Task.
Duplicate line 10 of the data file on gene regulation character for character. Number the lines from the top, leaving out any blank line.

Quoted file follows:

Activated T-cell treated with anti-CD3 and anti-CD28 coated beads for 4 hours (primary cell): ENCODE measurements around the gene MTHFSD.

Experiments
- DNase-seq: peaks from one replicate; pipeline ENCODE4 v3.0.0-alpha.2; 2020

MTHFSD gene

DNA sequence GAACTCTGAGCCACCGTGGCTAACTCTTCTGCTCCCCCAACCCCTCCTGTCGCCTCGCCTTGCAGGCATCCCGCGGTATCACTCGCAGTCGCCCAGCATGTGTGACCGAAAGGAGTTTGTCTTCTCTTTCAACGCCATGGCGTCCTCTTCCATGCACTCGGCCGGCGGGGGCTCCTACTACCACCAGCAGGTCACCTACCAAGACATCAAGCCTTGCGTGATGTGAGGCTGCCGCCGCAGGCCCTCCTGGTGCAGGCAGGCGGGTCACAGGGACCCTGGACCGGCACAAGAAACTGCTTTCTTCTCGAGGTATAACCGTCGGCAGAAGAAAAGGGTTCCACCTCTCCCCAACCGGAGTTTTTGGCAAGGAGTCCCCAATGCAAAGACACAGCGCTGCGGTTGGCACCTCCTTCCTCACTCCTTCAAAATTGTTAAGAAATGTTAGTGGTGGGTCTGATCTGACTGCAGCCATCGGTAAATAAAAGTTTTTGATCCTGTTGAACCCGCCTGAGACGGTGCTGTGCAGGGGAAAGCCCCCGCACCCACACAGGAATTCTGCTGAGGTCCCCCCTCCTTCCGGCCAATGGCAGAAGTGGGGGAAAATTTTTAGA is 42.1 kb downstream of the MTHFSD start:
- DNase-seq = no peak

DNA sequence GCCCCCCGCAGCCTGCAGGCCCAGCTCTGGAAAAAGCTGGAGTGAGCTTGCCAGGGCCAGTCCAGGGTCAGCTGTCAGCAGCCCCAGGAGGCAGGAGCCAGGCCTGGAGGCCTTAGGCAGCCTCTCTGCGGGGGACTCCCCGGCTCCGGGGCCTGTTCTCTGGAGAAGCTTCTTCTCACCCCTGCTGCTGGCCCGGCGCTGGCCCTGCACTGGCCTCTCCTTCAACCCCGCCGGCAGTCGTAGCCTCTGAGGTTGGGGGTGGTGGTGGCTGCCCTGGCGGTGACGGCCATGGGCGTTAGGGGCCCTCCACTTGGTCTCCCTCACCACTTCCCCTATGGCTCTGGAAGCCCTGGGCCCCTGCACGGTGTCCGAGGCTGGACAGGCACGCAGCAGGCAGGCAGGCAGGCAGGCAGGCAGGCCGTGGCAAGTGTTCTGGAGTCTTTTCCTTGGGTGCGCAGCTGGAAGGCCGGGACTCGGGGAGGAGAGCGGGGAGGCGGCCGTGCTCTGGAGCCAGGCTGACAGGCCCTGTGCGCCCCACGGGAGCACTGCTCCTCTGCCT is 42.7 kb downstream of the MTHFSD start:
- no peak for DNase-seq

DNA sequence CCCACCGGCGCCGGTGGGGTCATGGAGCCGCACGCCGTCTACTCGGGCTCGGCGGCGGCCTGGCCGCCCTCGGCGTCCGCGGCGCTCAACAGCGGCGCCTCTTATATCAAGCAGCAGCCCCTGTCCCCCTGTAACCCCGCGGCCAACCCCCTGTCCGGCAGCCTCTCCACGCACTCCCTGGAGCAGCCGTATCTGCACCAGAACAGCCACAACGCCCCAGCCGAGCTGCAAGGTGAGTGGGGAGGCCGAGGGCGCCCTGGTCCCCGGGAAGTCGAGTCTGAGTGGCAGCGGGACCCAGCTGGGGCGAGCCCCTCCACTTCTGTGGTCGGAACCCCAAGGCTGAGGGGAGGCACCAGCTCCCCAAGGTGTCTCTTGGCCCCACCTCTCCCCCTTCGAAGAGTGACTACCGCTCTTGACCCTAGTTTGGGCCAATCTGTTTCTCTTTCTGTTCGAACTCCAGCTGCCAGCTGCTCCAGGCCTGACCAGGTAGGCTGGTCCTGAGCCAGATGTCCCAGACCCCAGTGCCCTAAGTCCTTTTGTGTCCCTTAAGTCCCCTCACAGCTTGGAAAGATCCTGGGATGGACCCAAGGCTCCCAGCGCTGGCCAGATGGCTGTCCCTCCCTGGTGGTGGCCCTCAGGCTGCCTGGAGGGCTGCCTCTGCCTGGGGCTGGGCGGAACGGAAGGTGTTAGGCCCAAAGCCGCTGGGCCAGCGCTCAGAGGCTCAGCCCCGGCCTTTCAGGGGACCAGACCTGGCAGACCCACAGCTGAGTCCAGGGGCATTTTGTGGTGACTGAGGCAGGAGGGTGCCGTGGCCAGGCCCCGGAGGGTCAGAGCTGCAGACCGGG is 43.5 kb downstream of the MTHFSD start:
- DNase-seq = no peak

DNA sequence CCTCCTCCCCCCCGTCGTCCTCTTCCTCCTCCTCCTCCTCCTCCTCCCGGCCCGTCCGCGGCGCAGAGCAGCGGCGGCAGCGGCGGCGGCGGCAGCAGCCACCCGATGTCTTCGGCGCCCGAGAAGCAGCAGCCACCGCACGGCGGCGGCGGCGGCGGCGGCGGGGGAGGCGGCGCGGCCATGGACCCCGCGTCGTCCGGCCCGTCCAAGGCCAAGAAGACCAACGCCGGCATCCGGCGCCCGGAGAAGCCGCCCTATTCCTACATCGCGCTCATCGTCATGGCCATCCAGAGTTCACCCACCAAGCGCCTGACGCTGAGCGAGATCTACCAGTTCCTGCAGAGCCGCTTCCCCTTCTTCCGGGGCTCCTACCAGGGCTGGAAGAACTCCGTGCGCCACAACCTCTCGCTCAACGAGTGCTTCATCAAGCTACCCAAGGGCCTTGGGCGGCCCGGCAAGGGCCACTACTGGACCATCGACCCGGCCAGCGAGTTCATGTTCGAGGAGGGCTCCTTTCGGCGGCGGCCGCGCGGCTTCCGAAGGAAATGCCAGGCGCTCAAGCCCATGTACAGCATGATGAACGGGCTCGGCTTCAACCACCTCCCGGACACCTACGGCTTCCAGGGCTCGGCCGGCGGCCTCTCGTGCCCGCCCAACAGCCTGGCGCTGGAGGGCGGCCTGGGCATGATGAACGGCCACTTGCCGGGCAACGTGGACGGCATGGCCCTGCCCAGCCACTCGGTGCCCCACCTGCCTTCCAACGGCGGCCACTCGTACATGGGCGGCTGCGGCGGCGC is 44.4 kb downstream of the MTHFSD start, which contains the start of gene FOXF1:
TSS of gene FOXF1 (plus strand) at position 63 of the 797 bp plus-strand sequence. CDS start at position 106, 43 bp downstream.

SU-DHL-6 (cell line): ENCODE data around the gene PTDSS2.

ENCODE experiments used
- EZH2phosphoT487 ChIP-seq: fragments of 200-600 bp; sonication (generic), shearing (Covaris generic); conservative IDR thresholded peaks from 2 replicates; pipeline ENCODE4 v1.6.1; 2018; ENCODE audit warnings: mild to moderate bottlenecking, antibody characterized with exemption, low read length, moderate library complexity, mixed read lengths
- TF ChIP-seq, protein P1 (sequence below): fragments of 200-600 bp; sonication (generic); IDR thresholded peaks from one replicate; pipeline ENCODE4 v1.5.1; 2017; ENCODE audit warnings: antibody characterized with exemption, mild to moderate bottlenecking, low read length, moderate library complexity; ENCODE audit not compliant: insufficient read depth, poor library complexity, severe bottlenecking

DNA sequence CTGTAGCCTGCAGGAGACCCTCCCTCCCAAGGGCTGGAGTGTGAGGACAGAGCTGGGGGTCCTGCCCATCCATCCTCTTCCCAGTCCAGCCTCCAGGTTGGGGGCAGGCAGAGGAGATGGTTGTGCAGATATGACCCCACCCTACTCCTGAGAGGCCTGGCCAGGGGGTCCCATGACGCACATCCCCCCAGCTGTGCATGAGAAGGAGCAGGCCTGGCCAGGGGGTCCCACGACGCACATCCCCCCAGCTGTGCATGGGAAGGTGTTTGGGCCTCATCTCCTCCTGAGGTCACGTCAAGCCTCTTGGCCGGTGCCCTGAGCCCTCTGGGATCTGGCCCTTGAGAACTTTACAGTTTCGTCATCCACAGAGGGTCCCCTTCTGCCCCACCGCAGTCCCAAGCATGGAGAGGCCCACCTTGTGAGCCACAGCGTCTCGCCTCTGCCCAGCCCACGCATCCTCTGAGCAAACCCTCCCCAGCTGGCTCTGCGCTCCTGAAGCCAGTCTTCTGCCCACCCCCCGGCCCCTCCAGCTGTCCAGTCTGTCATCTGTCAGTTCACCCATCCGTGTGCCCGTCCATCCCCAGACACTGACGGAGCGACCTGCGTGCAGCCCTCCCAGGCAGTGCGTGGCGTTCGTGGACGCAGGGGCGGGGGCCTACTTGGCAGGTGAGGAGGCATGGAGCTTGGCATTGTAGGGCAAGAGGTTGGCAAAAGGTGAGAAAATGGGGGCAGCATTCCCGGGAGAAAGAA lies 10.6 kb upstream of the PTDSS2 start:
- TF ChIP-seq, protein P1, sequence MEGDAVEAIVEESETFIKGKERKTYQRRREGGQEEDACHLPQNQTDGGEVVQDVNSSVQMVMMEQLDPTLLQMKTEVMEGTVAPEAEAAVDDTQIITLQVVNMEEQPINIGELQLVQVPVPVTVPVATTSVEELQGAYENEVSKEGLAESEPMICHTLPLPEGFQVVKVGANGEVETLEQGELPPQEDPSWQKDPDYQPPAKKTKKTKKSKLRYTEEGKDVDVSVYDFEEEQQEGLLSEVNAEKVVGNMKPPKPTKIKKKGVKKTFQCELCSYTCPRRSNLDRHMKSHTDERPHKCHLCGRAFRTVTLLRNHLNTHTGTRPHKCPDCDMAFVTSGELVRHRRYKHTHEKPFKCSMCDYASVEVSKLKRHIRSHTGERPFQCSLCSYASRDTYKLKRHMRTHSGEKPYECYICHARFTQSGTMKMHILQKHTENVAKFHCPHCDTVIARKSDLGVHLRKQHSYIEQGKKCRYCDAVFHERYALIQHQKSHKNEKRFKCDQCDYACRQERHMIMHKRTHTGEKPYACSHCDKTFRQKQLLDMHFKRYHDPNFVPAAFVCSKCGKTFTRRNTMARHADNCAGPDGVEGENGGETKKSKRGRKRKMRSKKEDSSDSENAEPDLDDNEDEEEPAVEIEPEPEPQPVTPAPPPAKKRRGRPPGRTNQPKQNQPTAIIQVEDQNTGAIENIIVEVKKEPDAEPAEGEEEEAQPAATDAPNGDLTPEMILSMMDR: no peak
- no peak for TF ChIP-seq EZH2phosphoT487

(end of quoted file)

- DNase-seq = no peak